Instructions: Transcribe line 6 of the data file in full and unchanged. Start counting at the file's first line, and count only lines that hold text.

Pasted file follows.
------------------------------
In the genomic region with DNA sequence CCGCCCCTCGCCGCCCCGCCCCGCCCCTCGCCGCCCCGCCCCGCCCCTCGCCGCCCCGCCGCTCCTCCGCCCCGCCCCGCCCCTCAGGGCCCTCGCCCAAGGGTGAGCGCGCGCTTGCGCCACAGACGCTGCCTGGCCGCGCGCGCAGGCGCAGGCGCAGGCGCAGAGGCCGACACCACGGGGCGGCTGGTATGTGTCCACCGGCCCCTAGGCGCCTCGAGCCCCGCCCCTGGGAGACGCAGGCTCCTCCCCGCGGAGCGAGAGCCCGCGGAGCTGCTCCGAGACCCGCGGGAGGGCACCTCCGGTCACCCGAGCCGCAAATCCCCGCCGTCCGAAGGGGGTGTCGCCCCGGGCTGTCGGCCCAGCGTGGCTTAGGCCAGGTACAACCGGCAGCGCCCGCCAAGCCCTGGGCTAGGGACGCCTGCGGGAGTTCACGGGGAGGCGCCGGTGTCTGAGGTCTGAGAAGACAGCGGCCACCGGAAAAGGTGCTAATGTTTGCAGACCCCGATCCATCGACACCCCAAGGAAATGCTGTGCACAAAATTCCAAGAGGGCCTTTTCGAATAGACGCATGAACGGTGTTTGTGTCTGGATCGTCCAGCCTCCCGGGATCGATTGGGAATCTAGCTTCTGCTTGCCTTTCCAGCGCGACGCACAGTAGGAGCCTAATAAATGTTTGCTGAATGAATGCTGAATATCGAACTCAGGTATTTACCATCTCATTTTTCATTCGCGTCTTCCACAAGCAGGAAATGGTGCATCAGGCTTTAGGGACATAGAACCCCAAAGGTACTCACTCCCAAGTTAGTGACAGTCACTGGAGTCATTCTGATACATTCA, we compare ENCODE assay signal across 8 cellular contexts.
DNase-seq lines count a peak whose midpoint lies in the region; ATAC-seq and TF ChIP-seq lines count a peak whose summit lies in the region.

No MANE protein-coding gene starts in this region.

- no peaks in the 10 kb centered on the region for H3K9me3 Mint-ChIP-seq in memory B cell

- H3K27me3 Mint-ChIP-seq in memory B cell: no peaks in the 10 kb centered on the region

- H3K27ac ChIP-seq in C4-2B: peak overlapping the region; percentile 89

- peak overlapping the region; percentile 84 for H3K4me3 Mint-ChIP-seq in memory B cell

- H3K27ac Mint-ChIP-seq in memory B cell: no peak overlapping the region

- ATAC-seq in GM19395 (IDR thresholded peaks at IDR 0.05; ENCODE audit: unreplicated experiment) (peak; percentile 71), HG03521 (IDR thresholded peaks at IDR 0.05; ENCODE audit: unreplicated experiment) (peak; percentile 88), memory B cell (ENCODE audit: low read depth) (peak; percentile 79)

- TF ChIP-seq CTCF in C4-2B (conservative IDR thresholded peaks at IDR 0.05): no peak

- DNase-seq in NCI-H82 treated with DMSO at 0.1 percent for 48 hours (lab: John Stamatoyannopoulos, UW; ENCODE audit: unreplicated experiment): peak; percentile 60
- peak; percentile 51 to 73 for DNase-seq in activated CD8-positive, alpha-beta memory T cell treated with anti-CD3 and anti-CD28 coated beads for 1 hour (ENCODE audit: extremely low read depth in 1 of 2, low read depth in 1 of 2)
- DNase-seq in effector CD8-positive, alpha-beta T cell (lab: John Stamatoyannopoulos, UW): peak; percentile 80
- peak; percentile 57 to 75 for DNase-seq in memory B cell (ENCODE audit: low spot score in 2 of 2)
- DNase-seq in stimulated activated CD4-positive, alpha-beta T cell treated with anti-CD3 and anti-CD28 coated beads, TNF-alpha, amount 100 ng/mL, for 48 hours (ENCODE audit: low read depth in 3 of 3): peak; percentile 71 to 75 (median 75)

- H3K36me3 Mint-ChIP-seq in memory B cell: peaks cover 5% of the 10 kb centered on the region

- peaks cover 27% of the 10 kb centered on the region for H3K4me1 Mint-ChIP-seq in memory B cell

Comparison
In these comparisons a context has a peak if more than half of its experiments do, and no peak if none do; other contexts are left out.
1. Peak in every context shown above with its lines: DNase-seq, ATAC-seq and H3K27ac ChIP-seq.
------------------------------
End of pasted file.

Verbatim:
- H3K27ac ChIP-seq in C4-2B: peak overlapping the region; percentile 89